STEM: Meet Your Librarian


Rebecca LiVigni

In honor of National Library Worker’s Day, today April 10, I asked Lee Cummings, SLU library’s STEM Research and Instruction Librarian, to sit down and speak with me about his work at Pius XII Library.

Amidst the stacks of old academic books and students engrossed in their study cubicles, we began our conversation. Cummings began his academic journey with an Industrial Engineering undergraduate degree at the University of Toledo in Ohio. Soon after working in manufacturing, Cummings decided the industry was simply not for him, and started as a part-time shelver at the public library near his home. After encouragement from a manager, Cummings pursued a Master’s degree in Library Information Science at Wayne State University. He quipped, “At the time, I didn’t know there was a graduate degree for librarians, but there is.”

Cummings first took a job in upstate New York as an engineering librarian. He explained he had a “leg up” on other librarians, and laughed “Not many librarians have engineering degrees.” He went on to describe his discovery of the opening at SLU, citing the greater variety of subtopics in the STEM field (as opposed to only Engineering) and SLU’s Jesuit identity as the main reasons for his attraction to his position.

Not many librarians have engineering degrees

— Lee Cummings, Pius XII STEM Research & Instruction Librarian

When I asked about the intricacies of his work as a research librarian, Cummings listed off the numerous responsibilities in his daily work. Managing the STEM collections as well as evaluating new and existing material are just a few of his undertakings.

However, Cummings expressed that the most interesting aspect of his work is interacting with patrons—students, faculty and staff— by assisting them in finding resources for research projects and classroom settings. One project Cummings is involved with is what he describes as “a very unique graduate research idea” that he could not divulge in order to conserve the student’s privacy, but he boasted the creativity of the graduate student’s work.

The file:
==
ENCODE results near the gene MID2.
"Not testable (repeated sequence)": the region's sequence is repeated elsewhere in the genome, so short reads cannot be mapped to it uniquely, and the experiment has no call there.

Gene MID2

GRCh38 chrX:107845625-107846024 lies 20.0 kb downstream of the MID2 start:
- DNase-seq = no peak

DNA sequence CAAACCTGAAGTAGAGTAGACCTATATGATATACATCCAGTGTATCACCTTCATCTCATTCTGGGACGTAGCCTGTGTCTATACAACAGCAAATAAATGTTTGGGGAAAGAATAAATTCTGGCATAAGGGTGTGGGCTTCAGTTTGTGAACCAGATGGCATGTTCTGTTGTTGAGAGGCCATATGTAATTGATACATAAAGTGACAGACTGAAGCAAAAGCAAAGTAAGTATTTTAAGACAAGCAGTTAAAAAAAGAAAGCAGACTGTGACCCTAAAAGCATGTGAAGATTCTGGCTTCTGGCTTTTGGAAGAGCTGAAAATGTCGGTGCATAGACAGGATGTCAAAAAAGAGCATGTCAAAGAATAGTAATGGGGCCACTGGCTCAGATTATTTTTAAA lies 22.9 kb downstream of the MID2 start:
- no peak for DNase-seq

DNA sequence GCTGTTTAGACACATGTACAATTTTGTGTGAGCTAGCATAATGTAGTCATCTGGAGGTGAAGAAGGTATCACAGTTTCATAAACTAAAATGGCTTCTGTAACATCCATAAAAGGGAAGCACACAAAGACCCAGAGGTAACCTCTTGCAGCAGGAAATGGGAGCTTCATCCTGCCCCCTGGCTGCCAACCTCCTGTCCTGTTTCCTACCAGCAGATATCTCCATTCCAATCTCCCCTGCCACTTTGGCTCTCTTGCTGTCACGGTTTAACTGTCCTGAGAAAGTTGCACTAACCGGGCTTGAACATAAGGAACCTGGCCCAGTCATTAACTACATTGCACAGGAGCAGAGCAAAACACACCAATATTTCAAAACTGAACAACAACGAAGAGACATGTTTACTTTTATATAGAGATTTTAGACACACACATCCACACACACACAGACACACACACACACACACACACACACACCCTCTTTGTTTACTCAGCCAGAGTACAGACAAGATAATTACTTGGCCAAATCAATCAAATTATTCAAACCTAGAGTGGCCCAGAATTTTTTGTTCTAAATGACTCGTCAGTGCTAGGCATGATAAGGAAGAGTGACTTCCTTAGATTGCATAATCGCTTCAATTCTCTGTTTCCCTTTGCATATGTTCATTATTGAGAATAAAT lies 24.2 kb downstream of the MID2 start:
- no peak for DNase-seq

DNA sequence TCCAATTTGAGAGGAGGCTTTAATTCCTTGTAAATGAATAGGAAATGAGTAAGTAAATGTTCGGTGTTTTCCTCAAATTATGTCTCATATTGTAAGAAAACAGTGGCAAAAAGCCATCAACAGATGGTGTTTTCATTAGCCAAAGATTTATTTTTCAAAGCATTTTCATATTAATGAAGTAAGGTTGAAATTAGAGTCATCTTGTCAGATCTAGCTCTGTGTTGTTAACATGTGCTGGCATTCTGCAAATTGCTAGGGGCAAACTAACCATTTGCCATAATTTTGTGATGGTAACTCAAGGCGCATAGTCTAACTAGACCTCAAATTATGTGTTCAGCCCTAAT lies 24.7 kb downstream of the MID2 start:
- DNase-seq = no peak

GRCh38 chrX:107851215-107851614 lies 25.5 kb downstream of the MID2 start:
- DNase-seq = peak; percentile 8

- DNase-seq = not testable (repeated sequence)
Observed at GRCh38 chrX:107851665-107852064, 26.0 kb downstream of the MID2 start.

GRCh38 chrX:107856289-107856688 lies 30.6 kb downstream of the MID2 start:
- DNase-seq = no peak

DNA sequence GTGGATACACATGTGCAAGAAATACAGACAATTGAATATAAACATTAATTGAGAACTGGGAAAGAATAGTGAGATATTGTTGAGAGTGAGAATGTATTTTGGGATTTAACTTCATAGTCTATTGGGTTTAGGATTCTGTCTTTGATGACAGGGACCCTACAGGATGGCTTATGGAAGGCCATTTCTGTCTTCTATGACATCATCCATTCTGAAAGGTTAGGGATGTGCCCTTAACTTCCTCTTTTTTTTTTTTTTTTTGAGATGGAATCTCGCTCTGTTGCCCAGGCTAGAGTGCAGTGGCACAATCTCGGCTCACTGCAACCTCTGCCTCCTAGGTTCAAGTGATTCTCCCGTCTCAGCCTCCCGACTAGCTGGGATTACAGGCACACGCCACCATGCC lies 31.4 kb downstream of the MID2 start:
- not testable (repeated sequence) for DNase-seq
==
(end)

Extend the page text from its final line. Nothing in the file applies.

In addition to supporting students on staff for all things STEM research-related, Cummings also serves on the Faculty Senate as a liaison for the librarians to give them a voice, as well as keep them informed about the University’s innerworkings. He emphasizes that this position on the Senate is where he feels he can make an impact on the SLU community.

Out of obligation, I asked Cummings to name his favorite book, and he laughed along with me. It seemed like a difficult decision that he attempted to conquer by choosing one from each fiction and non-fiction genres. As he mentioned “To Kill a Mockingbird,” I excitedly agreed, sharing the same love for Harper Lee’s famous novel. Following, Cummings designated “The Short, Tragic Life of Robert Peace” as his top choice for non-fiction literature. He briefly described his connection to the subject of the story, as he grew up in a similar environment and attended a Catholic high school and entered a STEM field in college, like the main character. He said, “It was sad, but it was also a very human story.”

Nearing the end of our conversation, Cummings illuminated the myriad of resources available to SLU students and staff through the library. As a student, I recognize the difficulty that accompanies finding credible, reliable sources for my classes, especially in navigating the many databases and catalogues of research at the fingertips of SLU students. Cummings concluded, “If you are stuck on something, you don’t need to figure it out on your own. Librarians are always here to assist you.”